One Good DTV Turn Deserves Another

WNET supplies antenna; WPIX returns favor with DTV carriage
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WPIX(TV) New York and WNET(TV) New York are helping each other get on-air with new digital television services. WNET provided the antenna that WPIX will use to transmit a DTV signal to the NYC market; WPIX will give WNET a portion of its signal for use in transmitting a standard-definition DTV local feed.

The two stations' transmission facilities are co-located at the Empire State Building, and WPIX has received FCC permission to broadcast an over-the-air signal on channel 12.

"We're still working out how we'll get the signal from WNET to our station because, when the signals get to Empire, they're already encoded," says WPIX Chief Engineer Mike Gano. "We need to figure out a way for them to deliver an embeddable MPEG stream to WPIX."

The WPIX technical team is working on it, Gano says, but a decision has not been made yet. The VHF antenna is located on the 81st floor, and he has been impressed with the coverage despite its being a low-power 125-W signal: It can cover almost the entire market.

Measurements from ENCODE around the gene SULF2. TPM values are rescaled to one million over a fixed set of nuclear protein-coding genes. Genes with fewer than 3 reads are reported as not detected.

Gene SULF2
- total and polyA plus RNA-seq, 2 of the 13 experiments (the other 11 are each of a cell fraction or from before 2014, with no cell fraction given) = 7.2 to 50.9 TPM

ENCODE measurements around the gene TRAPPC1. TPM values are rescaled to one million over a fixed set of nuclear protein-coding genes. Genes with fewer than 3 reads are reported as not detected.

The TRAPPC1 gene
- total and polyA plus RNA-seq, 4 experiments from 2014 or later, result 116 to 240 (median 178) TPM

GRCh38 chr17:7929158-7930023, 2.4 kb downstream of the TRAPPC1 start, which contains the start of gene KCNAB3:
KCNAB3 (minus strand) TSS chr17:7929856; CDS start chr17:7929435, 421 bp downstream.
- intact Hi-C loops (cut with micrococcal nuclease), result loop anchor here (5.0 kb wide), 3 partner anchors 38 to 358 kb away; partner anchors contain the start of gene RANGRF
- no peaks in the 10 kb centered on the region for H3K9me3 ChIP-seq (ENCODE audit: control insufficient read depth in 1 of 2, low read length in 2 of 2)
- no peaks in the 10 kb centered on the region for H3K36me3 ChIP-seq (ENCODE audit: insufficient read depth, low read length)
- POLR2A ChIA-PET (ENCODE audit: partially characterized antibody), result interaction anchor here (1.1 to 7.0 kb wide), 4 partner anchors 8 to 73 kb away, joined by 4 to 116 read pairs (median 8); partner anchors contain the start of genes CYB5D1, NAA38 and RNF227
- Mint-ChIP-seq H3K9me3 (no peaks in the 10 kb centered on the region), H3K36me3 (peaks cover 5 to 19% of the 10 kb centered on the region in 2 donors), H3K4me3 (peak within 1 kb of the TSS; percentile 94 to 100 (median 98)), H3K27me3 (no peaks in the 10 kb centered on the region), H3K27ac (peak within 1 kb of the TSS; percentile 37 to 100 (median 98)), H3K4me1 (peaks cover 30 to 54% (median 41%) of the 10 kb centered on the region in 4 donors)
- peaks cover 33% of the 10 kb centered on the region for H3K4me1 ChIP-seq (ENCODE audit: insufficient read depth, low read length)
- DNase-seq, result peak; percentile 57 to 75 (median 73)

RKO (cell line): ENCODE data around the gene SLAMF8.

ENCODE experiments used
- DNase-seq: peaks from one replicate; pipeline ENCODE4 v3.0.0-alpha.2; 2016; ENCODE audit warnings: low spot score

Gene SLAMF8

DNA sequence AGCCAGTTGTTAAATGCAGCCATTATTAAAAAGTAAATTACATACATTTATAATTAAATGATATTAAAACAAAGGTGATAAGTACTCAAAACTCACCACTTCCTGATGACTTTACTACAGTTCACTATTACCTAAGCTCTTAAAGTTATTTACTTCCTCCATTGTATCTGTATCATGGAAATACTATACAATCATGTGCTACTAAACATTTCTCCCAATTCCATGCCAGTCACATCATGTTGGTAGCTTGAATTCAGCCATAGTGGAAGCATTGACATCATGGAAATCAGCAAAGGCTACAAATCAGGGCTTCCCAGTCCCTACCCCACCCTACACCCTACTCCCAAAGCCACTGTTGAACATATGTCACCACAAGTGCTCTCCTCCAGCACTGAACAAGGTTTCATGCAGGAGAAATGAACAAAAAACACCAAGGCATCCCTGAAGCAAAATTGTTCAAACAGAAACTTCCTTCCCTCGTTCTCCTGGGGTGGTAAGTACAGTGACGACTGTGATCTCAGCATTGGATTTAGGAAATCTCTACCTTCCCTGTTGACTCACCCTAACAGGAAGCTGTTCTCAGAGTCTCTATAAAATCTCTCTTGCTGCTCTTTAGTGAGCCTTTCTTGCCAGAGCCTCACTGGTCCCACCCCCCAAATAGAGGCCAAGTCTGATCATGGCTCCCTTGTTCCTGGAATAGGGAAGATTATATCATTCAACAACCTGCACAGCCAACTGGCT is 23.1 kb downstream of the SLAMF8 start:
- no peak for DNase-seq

Feedback from viewers has been available mostly through the AVS Forum, a Web site on which DTV set owners post messages related to a variety of DTV issues.

"A lot of people put up UHF antennas, so one of the challenges is they're trying to receive a VHF channel 12 and aren't having great success," says Gano. "People with combination antennas are receiving us okay."

The station hasn't begun serious discussions with regard to cable carriage with Time Warner, but that will be in the works. The station will bring viewers The WB HDTV lineup and also plans to offer New York Mets baseball games in HD, something it had done from the World Trade Center facility. WPIX had broadcast a digital signal from January 2001 until Sept. 11, 2001.

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